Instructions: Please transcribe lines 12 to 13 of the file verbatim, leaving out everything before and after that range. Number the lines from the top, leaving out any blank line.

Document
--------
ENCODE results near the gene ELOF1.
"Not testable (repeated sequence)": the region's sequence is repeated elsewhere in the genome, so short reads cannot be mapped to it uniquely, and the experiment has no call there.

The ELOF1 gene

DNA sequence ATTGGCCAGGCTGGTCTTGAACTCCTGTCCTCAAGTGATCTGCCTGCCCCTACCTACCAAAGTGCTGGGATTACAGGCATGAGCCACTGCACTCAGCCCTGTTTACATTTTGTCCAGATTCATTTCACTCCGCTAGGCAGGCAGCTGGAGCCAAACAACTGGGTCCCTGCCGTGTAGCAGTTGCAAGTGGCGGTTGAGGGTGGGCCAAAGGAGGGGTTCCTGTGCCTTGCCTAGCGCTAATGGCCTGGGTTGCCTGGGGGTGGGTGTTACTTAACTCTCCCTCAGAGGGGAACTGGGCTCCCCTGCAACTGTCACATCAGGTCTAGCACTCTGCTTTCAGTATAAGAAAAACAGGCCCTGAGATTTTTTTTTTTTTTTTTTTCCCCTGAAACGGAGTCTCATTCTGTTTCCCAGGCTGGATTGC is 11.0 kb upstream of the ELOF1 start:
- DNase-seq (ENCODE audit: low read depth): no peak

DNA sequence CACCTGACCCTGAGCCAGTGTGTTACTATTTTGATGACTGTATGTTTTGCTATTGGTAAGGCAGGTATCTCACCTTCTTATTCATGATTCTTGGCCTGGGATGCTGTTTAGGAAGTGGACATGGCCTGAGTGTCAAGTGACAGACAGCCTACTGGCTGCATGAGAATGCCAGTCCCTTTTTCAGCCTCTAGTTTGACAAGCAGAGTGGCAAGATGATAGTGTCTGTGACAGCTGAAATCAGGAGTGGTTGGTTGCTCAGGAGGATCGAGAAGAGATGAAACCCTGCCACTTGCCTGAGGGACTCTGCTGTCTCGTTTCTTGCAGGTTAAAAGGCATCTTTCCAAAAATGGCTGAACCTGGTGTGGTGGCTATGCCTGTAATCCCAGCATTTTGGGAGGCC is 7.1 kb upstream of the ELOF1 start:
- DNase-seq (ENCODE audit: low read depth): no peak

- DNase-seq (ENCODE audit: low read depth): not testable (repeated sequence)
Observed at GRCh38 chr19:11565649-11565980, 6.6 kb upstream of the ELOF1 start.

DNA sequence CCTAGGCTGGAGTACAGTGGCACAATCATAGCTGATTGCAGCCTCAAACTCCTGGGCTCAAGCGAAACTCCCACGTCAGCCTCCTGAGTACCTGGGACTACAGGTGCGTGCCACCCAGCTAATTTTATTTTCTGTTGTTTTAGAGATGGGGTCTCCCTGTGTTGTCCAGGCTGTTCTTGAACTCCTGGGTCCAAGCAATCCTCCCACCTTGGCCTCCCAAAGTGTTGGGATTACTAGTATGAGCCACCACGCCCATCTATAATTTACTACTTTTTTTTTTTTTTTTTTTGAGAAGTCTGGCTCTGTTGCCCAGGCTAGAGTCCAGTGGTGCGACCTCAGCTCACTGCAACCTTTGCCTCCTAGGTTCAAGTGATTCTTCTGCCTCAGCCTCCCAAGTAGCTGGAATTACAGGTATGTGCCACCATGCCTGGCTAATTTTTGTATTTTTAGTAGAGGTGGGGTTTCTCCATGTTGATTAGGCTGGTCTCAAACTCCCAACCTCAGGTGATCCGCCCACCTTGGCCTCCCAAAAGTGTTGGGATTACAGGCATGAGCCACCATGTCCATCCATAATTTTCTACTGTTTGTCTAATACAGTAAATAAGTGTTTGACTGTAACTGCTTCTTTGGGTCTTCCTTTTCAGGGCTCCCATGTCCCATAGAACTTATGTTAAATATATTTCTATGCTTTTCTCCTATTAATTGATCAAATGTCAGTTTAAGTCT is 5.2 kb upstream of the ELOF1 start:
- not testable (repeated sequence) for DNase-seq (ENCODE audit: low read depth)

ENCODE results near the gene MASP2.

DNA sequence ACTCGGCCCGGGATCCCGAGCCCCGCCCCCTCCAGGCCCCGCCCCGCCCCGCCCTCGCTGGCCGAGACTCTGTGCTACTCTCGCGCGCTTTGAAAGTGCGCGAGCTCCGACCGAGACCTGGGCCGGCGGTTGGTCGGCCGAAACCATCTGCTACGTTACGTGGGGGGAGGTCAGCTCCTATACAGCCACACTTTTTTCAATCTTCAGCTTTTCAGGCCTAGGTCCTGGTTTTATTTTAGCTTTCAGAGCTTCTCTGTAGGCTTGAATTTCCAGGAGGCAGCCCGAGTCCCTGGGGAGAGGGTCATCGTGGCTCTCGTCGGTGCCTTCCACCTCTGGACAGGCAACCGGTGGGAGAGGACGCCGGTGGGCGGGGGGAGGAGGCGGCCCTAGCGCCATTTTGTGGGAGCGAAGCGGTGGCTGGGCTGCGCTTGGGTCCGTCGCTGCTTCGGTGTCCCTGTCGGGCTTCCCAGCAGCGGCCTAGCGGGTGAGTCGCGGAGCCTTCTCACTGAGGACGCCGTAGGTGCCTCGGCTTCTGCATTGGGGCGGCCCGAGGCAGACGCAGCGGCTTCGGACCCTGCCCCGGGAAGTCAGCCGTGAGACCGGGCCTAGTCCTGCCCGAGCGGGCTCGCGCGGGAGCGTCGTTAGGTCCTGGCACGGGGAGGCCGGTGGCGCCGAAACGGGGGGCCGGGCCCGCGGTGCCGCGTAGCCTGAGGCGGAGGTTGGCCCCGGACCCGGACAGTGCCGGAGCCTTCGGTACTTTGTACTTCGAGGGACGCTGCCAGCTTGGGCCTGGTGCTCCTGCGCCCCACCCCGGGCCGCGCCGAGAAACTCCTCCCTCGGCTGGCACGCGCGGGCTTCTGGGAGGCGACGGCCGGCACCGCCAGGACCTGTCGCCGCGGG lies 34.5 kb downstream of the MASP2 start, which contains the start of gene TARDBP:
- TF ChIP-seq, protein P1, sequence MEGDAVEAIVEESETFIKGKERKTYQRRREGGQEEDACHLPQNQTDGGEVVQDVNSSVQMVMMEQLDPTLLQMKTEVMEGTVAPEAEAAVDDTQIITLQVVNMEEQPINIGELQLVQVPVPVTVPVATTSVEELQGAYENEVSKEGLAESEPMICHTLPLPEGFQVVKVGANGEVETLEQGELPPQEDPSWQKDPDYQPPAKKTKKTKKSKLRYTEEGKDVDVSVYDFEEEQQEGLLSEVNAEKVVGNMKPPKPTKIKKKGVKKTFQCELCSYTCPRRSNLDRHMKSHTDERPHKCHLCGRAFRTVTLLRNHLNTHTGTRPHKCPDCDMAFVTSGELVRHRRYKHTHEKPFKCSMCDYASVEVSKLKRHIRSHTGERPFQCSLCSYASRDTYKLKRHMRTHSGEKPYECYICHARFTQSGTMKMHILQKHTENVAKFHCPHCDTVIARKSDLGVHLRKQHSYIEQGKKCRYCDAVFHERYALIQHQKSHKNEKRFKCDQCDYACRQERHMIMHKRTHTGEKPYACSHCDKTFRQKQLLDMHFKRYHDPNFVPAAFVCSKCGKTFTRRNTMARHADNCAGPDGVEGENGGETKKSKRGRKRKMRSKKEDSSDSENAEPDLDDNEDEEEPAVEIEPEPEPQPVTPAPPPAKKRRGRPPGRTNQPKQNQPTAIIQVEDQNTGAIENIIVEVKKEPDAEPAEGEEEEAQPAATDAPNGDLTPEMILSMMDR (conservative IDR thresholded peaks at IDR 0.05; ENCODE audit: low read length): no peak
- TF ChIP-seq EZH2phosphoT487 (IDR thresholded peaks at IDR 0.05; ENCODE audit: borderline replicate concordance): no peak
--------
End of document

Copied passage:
ENCODE results near the gene MASP2.

DNA sequence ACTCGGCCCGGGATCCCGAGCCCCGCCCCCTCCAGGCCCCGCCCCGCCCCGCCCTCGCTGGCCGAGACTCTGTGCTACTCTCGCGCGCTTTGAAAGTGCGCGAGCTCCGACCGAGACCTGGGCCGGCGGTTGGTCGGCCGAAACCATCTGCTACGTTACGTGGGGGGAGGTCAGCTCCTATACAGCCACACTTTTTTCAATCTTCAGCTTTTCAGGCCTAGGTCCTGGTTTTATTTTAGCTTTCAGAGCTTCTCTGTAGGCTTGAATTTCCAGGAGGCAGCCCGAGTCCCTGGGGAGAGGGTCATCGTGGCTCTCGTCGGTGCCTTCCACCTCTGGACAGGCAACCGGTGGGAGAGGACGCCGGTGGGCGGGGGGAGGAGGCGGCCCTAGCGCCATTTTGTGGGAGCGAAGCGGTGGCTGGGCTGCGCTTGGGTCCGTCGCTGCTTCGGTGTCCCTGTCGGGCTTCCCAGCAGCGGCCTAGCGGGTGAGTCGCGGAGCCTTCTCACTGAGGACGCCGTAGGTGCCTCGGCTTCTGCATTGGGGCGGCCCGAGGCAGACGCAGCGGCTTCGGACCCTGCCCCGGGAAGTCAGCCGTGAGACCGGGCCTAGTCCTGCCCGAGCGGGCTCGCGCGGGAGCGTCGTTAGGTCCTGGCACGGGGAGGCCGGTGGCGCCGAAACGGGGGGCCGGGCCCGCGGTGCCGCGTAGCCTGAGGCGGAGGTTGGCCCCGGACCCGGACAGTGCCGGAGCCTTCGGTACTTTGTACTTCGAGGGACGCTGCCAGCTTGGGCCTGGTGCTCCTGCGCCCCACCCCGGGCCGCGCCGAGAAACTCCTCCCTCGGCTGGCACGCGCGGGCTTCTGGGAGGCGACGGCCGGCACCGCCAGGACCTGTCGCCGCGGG lies 34.5 kb downstream of the MASP2 start, which contains the start of gene TARDBP: